There are dozens of (old) castles in Gelderland. Some of them are definitely worth a visit; including De Cannenburch Castle, Doorwerth Castle and Zuypendaal Castle. In this article you can read information about five beautiful castles in the province of Gelderland.
The name of this castle is often written in two different ways: with ‘ch’ at the end or with ‘gh’. On old maps the castle is often mentioned with ‘gh’ at the end, but nowadays people often speak of Cannenburch with ‘ch’. The earliest mention of Cannenburch dates from 1365. In 1543, the Gelderland general Maarten van Rossum bought what was then Cannenburch (a ruin) and expanded it into a castle with three floors. Maarten’s cousin (Hendrik van Isendoorn à Bois) completed the castle after Maarten’s death in 1555. The generations of children that emerged from Hendrik van Isendoorn à Bois continued to live there until 1881. Since there were no children to inherit the castle, it was sold to a wealthy baron. The last owner of the Cannenburch was Richard Cleve, a painter from Berlin. Nowadays the castle is owned by ‘Stichting Vrienden der Geldersche Kasteelen’ and parties and weddings are held there.
Verwolde Castle is located near the village of Laren in the municipality of Lochem . In 1346 the castle was mentioned for the first time in writings as the owner of Lord Derck II. In the 16th century, the castle became involved in a political battle between the Duke of Gelre, the Bishop of Gelre and Charles of Gelre. The battle got out of hand in 1510, causing much of the castle to be demolished. In 1775, owner Frederik Willem van der Borch decided to have a new house built. He had this done by architect PW Schonck, who completed this assignment in nine months. In 1926, Van der Borch’s descendants had a large corner tower built on the house, giving it a castle-like appearance again. In 1982, Verwolde Castle was donated to the ‘Stichting Vrienden der Geldersche Kasteelen’ and today the castle serves, among other things, as a museum and tearoom.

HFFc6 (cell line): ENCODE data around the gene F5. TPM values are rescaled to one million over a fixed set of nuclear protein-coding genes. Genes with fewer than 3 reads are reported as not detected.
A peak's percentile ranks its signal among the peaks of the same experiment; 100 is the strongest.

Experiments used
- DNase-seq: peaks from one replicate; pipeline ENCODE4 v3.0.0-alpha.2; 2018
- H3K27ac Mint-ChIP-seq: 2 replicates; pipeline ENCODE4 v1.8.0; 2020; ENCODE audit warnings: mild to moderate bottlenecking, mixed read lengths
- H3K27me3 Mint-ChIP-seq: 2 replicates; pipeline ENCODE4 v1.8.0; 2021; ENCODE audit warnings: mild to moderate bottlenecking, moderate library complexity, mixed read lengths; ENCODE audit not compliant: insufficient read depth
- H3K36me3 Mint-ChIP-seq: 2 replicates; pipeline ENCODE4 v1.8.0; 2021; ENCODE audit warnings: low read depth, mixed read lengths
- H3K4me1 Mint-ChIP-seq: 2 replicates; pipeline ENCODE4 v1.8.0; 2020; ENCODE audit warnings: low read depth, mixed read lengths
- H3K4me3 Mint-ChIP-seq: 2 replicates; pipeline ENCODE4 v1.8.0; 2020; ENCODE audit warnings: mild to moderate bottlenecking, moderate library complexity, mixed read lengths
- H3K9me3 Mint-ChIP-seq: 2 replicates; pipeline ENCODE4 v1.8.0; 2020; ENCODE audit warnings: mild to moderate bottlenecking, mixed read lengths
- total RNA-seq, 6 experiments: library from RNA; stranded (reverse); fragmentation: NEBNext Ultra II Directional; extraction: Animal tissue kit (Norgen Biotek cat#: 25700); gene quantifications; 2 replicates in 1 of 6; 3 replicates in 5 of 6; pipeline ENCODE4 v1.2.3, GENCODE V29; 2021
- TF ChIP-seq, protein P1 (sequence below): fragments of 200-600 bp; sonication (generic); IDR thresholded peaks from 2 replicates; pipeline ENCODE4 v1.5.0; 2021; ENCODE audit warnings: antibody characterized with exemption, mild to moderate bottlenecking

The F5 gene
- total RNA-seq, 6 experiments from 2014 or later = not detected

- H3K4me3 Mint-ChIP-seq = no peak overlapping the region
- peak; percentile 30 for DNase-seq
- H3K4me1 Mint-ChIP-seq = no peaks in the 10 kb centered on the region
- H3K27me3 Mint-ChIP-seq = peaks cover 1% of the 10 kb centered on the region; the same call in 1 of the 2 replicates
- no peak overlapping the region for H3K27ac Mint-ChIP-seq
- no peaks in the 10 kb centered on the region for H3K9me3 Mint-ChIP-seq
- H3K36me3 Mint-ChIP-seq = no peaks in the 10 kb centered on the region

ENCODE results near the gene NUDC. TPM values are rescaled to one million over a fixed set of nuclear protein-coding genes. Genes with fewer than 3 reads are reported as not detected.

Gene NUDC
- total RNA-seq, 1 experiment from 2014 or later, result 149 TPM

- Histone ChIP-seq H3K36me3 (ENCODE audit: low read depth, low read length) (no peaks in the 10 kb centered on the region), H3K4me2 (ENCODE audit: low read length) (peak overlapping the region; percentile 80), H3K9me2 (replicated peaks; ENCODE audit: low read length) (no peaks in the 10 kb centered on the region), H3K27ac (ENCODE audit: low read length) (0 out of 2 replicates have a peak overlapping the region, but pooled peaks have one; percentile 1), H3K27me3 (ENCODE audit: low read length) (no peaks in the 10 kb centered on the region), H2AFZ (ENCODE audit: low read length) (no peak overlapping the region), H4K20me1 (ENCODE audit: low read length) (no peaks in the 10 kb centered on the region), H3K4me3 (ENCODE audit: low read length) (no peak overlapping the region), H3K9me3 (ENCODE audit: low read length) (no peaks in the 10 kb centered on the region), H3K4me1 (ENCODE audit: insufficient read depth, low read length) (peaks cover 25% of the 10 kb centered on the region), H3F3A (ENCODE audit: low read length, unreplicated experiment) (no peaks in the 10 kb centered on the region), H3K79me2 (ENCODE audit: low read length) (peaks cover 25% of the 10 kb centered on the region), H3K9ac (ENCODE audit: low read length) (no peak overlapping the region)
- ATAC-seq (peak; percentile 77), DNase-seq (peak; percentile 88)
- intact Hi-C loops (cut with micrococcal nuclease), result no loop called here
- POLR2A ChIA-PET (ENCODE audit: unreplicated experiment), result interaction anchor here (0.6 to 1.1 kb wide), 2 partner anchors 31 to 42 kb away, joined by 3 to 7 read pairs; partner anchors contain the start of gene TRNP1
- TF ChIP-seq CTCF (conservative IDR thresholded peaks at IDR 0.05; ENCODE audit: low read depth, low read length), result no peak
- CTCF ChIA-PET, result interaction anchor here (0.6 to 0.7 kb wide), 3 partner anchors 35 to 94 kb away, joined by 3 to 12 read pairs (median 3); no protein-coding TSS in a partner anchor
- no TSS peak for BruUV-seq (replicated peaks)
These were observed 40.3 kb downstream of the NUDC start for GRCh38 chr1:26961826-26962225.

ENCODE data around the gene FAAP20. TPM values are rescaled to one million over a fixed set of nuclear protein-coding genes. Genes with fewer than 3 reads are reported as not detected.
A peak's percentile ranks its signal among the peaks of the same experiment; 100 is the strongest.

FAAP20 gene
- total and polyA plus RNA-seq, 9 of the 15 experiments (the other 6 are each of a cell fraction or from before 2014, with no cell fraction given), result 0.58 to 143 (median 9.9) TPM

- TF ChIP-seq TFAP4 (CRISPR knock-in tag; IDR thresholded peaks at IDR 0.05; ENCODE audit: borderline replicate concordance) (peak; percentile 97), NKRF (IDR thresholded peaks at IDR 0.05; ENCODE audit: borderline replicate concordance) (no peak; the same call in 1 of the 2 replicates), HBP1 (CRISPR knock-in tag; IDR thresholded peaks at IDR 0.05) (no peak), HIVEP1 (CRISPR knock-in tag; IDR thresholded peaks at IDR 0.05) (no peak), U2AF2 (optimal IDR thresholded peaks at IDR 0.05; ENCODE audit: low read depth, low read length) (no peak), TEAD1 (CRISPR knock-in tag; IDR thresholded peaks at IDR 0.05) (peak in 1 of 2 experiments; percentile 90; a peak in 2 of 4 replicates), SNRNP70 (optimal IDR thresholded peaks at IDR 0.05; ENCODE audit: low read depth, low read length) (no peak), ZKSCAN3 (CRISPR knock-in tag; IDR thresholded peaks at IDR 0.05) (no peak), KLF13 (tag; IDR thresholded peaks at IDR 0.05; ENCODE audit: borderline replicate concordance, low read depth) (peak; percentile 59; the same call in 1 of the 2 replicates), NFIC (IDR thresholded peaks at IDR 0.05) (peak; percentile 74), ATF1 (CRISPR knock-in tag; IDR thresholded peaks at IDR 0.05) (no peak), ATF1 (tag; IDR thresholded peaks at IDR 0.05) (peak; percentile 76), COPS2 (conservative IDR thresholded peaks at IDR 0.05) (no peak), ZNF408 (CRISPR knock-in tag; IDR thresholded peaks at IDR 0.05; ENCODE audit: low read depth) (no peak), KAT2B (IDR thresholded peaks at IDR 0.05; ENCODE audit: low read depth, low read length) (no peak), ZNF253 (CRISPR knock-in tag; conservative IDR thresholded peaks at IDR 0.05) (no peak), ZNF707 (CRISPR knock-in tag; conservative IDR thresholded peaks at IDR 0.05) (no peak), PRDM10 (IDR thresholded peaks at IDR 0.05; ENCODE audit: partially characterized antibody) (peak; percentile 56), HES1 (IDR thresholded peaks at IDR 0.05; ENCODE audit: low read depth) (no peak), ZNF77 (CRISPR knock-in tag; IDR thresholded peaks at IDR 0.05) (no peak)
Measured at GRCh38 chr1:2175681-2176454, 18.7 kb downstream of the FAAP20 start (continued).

Rosendael Castle was founded in the early 14th century by Count Reinoud I of Gelre. Until 1516, the castle remained in the possession of Gelderland lords who got deeply into debt to build and maintain the castle. In 1536, Duke Charles had to give up the castle. The castle came into the hands of the Van Arnhem, Torck and later Van Pallandt family. During the Second World War, Rosendael Castle was severely hit by bombs, which destroyed the orangery, among other things. The castle was restored after the war by Willem Frederik Torck, baron van Pallandt, who established a rest home in part of the castle. In 1978, Rosendael was transferred to the Friends of Geldersche Kasteelen Foundation, which restored the castle. Today the castle houses a museum.
Hernen castle is located near the village of Hernen. This castle was built before the year 1400 and has been well preserved since then, so the castle still has a lot of authentic Medieval architecture. In 1682, the castle of the Van Whichhe-van Egeren couple was transferred to the Van Steenhuys family. In 1883, Mrs AM and Tex-Vriese bought Hernen Castle and in April 1940 her daughter donated the castle to the Friends of Geldersche Kasteelen Foundation. The foundation started restoring the castle in 1942 and completed the restoration in 1957. Nowadays, as a visitor you can view parts of the north and east wings. The rest of the castle is rented to a foundation that has a study center for Byzantine art. Source: BFG, Wikimedia Commons (CC BY-SA-3.0)
One of the most beautiful castles in Gelderland is Doorwerth Castle. This castle is located more than ten kilometers from Arnhem. The oldest remains of the castle date from the year 1280 and showed that the walls of the castle must have been about 1.20 meters thick. In 1400 the castle was expanded by the owner and in 1558 the castle was rebuilt and modernized by the couple Daem Schellart van Obbendorf and his wife Walrave van Voorst. In 1837, Doorwerth Castle was sold to Jacob AP baron van Brakell. He started a major renovation in which he had a number of rooms decorated in neo-Gothic style. In 1944, Doorwerth Castle was seriously damaged. The De Doorwerth Association therefore immediately carried out a restoration in 1946, in which authentic details were brought back to the fore. In 1969 the castle was transferred to the Friends of Geldersche Kasteelen Foundation. Today the castle is used for various purposes; including as a museum and restaurant.